The Harbinger #1 from Valiant Entertainment comes to comic stores on October 27. This soft reboot begins a new status quo for its main character, Peter Stanchek. In this new reader-friendly story, audiences experience a sense of liberation through Peter rediscovering himself. But just like Peter, new readers have no clue what has happened before this issue.
Peter Stanchek is one of the most powerful psiots (espers) in the Valiant Universe. He along with other young psiots, the Harbinger Renegades, stood against the likes of the Harbinger Foundation and nefarious government organizations. But in the crossover event Harbinger Wars 2, Peter and the rest of the Harbingers (save Faith Herbert a.k.a. Zephyr) apparently fell in battle.
The Harbinger #1: The All-Different Peter Stanchek
Reinvention is at the heart of The Harbinger #1. Colin Kelly and Jackson Lanzing literally open the issue with the phrase “be better”. For readers returning from older Stanchek adventures, this is an acknowledgment of the Harbingers’ problematic legacy. As the issue’s setting displays, the Renegades’ reactionary stances haven’t made improvements. Without a positive role model or a way to show the public that psiot’s aren’t all threats; the foundation’s scraps have been relegated to a Chicago district where they are oppressed. It gives Peter something to strive for.
New readers can empathize with the amnesiac Peter. Much like the Generation Y and Z audiences this series aims at, Peter comes into a world he didn’t ask for. But he’s still ecstatic at experiencing his powers for the first time in The Harbinger #1. The readers experience these sublime moments with Peter, ready to embrace the world even if it is bleak.
Robbi Rodriguez illustrates The Harbinger #1 with a larger-than-life atmosphere. Peter looks small and vulnerable in a few panels. The world around him is vast, bright, but also covered in shadows. The city of Chicago doesn’t feel too welcoming towards Peter as he stands on a building. But the way Peter’s telekinesis is able to bend buildings to his whim shows how much he can change this gloomy city.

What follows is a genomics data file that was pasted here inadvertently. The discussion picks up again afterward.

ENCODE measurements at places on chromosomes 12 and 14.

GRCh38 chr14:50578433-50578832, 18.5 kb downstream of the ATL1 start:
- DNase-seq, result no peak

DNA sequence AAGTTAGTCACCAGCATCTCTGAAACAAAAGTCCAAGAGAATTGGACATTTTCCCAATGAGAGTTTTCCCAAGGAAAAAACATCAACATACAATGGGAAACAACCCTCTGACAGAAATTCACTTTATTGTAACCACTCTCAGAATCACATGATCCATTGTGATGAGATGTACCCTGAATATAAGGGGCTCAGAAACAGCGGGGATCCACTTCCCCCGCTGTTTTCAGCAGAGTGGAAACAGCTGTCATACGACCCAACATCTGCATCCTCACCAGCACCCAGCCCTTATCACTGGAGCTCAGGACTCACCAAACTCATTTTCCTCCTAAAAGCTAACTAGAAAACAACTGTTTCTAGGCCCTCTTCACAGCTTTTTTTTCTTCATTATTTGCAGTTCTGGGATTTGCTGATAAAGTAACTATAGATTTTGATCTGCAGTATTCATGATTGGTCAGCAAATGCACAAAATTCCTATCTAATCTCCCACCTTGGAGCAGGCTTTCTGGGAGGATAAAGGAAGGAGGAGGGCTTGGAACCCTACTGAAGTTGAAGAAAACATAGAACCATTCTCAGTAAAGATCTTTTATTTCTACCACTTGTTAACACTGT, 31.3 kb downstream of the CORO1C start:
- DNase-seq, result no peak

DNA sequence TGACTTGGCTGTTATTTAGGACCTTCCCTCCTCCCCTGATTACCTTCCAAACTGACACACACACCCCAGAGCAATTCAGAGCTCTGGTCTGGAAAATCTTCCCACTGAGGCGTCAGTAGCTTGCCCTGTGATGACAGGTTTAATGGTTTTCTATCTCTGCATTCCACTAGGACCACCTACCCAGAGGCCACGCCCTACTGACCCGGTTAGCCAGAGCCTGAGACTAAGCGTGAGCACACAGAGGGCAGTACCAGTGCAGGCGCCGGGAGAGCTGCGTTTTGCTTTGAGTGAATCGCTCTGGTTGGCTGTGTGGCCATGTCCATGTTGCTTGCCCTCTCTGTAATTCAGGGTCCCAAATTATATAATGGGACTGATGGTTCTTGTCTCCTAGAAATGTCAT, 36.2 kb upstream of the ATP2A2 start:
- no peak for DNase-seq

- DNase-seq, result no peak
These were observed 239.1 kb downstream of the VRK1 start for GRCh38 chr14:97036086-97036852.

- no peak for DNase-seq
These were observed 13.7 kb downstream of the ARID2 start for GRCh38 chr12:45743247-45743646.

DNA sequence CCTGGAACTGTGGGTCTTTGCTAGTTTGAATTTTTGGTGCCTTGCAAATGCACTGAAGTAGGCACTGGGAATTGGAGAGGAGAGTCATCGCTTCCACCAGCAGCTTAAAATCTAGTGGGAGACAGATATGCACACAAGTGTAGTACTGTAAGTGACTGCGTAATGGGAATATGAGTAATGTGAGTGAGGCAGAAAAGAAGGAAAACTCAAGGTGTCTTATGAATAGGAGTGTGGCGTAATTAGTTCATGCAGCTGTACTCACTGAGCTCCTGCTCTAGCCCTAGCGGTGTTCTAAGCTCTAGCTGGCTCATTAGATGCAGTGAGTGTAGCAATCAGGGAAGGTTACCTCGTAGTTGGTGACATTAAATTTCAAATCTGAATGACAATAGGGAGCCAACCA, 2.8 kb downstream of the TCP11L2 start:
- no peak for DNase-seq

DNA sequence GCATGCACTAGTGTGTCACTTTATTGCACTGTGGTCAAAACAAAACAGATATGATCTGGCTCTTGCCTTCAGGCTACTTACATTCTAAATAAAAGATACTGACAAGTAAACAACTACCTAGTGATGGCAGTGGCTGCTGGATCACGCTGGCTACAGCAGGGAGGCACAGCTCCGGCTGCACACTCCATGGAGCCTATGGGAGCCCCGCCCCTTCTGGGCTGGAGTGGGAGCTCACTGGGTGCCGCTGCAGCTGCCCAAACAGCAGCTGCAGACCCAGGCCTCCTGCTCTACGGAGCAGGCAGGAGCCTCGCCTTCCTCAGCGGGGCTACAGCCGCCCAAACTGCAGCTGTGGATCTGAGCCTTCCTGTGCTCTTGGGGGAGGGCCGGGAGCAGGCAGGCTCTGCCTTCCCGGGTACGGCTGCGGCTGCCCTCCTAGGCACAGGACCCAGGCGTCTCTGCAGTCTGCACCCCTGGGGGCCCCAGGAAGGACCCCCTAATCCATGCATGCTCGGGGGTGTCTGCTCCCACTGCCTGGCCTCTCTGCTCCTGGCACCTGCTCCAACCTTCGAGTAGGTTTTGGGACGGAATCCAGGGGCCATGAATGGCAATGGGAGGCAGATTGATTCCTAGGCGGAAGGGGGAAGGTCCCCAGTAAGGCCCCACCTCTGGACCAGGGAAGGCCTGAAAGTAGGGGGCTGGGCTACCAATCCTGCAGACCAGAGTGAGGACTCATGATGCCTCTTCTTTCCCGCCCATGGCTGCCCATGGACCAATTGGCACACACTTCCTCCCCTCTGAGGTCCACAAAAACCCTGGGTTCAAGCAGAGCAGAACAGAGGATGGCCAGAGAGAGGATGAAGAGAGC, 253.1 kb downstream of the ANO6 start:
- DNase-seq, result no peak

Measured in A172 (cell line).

Rico Renzi’s coloring adds to the atmosphere through the moods they convey. Alongside the brightly lit Chicago is the district of Psiot City that’s shrouded in black. In this dark canvas, the psychic powers of the psiots give this obscure area personality. To that effect, it reflects the psychedelic images Peter sees in his mind when he uses his powers. There’s potential for the psiots to be something more, but Peter and the rest of the psiots have a long way to go before they can integrate back into society.
Hassan Otsmane-Elhaou uses his lettering as a powerful way of characters’ expressing their voices. Just about every powerful character has an outline around their caption or word balloon that make them sound louder. Then there are Peter’s internal thoughts that are highlighted by light blue captions that showcase his easygoing personality. But alongside this are echoes Peter hears in the form of thought balloons that aren’t connected to their outlines; it says a lot about Peter’s internal struggle to reinvent himself. That’s what the aggressive red captions Peter converses with suggest anyway.
The Coming of The Harbinger #1
The Harbinger #1 marks the reintroduction of a character ready to start a new chapter of his life. In a world that is ready to fear him, Peter Stanchek is in the process of rediscovering himself in the sublime psychedelic sensibility this series offers. Best of all, new readers don’t need to read previous Harbinger series to enjoy it.